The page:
Construction Group’s Campaign Reminds Drivers to Stay Alert in Work Zones

With the majority of highway contractors reporting that motor vehicle crashes pose a greater risk today than they did 10 years ago, the Associated General Contractors of America launched a national advertising campaign to remind summer drivers to be cautious.

This past weekend, AAA estimated that 34.6 million Americans took to the roads to reach their Memorial Day weekend destinations. Millions more will hit the highways to reach their summer vacation spots, but the Associated General Contractors of America wants to remind them to slow down and stay alert while driving through work zones.

“There is no meeting, email, or text that is more important than the safety of workers or motorists,” said AGC CEO Stephen E. Sandherr, in a press release. “It is absolutely essential for every driver to slow down, pay attention, and put the phone down while driving through highway work zones.”

To get that message out, AGC created a radio advertisement that will air through the end of this week in 18 U.S. cities that tend to have the highest levels of work-zone crashes.

“Too busy to slow down in work zones?” the radio ad asks. “Having to check your text messages? Daydreaming about your vacation? None of those are worth the nightmare of killing a construction worker.”

The message might seem harsh, but Brian Turmail, senior executive director of public affairs at AGC, said it needed to be.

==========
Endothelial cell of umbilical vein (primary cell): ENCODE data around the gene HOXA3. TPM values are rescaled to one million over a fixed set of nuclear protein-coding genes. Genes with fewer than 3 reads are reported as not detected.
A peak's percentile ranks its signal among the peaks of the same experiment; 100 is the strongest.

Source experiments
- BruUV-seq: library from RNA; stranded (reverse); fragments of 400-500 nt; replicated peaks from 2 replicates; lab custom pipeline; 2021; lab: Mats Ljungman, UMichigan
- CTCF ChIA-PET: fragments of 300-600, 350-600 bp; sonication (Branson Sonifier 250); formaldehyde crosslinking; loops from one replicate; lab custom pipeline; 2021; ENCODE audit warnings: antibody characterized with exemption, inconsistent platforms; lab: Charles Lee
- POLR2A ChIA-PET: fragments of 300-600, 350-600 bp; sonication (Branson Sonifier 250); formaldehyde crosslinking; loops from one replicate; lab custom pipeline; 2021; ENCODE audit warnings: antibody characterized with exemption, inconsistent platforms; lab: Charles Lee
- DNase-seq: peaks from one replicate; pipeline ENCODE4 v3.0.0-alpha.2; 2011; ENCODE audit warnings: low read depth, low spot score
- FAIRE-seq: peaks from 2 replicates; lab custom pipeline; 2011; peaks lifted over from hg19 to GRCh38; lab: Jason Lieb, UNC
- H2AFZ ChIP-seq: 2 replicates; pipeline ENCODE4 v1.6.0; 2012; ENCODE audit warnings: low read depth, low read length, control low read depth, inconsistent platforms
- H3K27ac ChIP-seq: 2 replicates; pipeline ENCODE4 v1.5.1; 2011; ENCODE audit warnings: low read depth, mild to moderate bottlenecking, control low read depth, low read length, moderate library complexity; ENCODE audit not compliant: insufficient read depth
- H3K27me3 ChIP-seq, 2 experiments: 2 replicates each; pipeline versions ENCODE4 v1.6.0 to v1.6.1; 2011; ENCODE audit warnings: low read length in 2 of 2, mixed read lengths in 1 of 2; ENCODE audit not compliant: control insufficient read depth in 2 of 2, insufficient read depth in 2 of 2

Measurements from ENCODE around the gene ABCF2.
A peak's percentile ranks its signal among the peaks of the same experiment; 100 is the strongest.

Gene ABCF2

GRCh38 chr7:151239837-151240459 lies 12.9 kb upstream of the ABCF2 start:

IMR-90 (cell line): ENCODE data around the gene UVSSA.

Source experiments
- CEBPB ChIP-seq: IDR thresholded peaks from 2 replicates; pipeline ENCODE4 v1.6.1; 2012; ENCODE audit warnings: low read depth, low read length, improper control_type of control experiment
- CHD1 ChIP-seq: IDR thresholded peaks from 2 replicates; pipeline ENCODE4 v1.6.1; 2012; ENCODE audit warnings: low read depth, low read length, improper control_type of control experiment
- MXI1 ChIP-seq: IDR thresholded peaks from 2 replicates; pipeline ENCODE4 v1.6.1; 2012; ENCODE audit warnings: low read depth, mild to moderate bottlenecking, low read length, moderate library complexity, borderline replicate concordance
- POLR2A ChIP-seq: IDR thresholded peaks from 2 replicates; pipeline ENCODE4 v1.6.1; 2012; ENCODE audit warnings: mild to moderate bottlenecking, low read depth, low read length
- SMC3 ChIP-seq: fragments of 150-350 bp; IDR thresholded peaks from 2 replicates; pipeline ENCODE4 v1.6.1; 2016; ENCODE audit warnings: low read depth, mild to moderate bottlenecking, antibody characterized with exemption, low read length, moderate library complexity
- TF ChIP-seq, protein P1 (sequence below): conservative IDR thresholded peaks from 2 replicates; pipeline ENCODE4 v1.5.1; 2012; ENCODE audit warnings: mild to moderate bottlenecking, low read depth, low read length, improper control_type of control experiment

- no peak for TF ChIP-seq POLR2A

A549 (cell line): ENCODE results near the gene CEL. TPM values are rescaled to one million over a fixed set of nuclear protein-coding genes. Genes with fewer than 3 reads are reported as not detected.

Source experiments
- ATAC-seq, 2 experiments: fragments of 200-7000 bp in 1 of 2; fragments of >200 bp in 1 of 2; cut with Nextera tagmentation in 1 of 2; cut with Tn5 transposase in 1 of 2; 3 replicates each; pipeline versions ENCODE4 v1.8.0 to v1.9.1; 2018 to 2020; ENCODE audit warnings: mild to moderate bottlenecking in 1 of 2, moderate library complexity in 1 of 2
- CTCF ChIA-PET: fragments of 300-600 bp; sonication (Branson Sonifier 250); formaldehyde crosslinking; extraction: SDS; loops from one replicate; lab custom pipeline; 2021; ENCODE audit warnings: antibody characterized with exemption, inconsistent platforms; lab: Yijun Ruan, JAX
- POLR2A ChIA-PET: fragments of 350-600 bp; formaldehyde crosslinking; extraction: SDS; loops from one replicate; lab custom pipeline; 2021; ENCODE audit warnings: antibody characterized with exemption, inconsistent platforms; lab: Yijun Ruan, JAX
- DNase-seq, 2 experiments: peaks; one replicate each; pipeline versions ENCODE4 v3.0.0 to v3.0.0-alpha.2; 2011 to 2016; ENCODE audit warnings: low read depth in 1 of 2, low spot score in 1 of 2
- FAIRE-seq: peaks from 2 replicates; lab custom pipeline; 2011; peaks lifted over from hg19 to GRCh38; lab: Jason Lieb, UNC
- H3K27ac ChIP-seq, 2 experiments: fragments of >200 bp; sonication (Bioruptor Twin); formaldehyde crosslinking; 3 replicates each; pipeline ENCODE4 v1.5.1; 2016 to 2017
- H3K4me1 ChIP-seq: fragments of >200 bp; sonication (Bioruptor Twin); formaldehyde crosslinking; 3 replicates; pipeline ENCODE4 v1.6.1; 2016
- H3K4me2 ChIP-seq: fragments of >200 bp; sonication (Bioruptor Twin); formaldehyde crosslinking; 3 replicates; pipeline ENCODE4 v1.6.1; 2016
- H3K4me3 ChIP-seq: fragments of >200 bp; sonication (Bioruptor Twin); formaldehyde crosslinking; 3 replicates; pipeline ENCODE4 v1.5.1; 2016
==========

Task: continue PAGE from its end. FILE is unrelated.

“We are all guilty of doing these small things, but especially when you are driving through work zones, where there are sudden lane changes, new travel patterns, and often little more than an orange cone separating vehicles and workers, we wanted to make the point that a few seconds of distraction could lead to a life time of shame, regret and anguish,” said Turmail.

Results of a recent AGC study showed the need for such a safety initiative. Of the more than 700 highway contractors surveyed, 44 percent reported that motor vehicles had crashed into their construction work zones in the past year.

And those crashes affect drivers and passengers as well as construction workers. Survey results showed that 25 percent of crashes injure construction workers and 11 percent of those crashes kill them.

“Too many of our workers are getting killed in highway work zones, and we want to take every possible step to keep our people safe,” said Turmail.

Cellphone usage is big contributor to the increase of work-zone crashes, Turmail said. “The other thing we are seeing is that many DOTs are requiring contractors to do road work at night, to mitigate the impact on traffic. But this puts workers at greater risk of being struck by drowsy drivers, as well as drivers under the influence.”

AGC is currently considering running a second round of radio ads in the days approaching the July 4 holiday.

But no matter when the ads run, the goal is the same for AGC. “We would like to see fewer highway work zone crashes, and more of our workers making it home safely at the end of their shifts,” said Turmail.


Emily Bratcher

By Emily Bratcher

Emily Bratcher is a Contributing Editor for Associations Now. MORE

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